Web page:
Even in the 1980s, Pauling himself published with Japanese colleagues a paper showing that vitamin C has cytotoxcicity against tumor cells in culture, and this was completely nullified by the addition of catalase to the culture medium. Catalase, of course, quenches hydrogen peroxide, so they surmised that the cytotoxicity was due to vitamin C acting as a pro-oxidant and generating hydrogen peroxide, which was then killing tumor cells. This very mechanism was rediscovered many years later and shown to occur when pharmacological concentrations of vitamin C in the blood, when given intravenously, start generating hydrogen peroxide, which attacks tumor cells. It seems to be very selective; either normal cells are protected by endogenous antioxidants or some other kind of protective mechanism is at play. And that led to renewed interest in the prospect of using high dose vitamin C as adjunctive therapy in cancer. There have been many anecdotal studies published, case histories, and a couple of Phase I clinical trials as well.

I think there is quite a lot of interest now, but there are also quite a lot of issues that need to be much more fully characterized. For instance, which types of human cancer are most sensitive to these high concentrations of vitamin C? Which patients are the best candidates for high-dose vitamin C? At what stage can vitamin C be given with chemotherapeutic drugs in a synergetic manner? Would vitamin C negate the effect of some types of chemotherapeutic drugs? Should it be it be used in connection with radiotherapy? And what would be the optimal protocol for the administration of IV vitamin C?

For instance, Cameron, with his terminally ill patient population - these people were hospitalized and waiting to die, so he could give continuous slow-drip intravenous vitamin C, high-dose vitamin C, hour after hour, day after day. Hydrogen peroxide must have been rather continuously generated and continuously attacking tumor cells in vivo. For many patients now who get high dose- vitamin C, it's given in a periodic fashion. So hydrogen peroxide is being generated transiently. And then after about 6 hours, the level of vitamin C in the blood is back at baseline with no more hydrogen peroxide generated. All these issues are very nuanced and difficult, and have to be really thoroughly characterized before we will really understand the merits of vitamin C against cancer. But there are people who are actively working in that area, and they recognize these issues.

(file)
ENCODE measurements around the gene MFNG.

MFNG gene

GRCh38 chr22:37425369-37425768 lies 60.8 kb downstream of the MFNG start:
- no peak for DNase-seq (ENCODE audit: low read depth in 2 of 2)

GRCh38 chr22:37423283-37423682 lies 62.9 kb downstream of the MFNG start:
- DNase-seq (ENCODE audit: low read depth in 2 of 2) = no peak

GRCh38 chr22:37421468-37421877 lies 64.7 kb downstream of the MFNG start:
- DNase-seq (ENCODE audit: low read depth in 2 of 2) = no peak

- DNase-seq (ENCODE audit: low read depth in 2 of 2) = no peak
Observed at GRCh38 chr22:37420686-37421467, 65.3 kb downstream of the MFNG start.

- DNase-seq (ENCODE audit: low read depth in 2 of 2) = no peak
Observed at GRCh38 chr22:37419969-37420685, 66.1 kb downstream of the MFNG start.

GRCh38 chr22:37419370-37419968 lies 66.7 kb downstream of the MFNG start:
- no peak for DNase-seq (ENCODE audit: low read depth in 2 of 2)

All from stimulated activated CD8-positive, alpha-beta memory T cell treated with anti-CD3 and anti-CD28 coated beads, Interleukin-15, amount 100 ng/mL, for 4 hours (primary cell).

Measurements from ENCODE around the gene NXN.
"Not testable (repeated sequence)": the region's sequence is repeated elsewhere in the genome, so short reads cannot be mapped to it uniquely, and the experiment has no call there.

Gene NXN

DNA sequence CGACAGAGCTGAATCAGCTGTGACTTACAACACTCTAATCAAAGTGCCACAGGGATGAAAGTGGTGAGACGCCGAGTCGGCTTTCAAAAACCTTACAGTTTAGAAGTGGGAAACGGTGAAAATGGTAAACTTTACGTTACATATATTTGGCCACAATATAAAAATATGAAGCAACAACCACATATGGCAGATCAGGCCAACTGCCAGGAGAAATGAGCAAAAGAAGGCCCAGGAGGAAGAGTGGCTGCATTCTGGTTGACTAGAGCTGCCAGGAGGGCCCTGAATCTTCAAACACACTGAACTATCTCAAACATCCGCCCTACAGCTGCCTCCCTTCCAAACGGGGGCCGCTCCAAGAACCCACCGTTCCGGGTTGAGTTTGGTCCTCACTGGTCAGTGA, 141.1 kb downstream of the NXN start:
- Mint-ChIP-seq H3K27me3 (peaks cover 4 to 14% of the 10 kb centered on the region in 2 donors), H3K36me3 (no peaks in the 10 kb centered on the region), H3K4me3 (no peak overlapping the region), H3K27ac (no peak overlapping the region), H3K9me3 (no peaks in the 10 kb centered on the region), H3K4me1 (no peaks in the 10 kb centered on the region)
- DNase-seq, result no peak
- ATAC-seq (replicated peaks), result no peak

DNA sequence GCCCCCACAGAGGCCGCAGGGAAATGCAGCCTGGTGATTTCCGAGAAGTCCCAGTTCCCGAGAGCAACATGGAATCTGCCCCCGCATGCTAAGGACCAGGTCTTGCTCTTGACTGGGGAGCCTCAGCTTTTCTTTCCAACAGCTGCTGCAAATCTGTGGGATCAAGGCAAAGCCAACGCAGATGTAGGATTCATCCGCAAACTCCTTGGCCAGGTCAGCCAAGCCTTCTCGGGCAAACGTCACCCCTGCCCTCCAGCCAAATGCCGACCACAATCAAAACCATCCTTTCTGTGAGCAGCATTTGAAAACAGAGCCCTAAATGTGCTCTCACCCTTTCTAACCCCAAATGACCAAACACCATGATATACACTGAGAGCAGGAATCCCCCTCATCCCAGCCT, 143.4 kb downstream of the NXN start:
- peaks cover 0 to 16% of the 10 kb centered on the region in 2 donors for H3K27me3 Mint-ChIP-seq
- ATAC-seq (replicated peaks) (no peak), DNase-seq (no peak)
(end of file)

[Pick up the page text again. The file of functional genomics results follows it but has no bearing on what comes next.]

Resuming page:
CP: In 2001 the Institute hosted its first Diet and Optimum Health conference, and that also came with the first LPI Prize for Health Research, which is a $50,000 prize, a pretty remarkable turnaround for an organization that was teetering on the brink of going out of business fifteen years before.

SL: Really amazing turnaround. And part of that has to do, I think, with Rick Hicks' cultivation of donors over the years by always putting information about bequests and gifts in the periodic newsletter that went out to our constituents. People were aware of that from the mid-70s on, and named the Institute in their wills. Those bequests came in very irregularly and unpredictably, but allowed us to do really wonderful things, including endowing new faculty positions within the Institute, convening things like the Diet and Optimum Health conference, and giving the prize for health research. Also, the cost of doing business here at Oregon State was much less because we weren't having to pay rent any longer, we weren't having to pay people to participate in a large fund raising program or pay a controller or a book keeper. A lot of activities that had to be supported in an independent organization did not have to be supported in this context of Oregon State University. Costs were decreased, therefore the bequests and money that was coming in could be applied towards the growth of the Institute, as opposed to merely sustaining the Institute.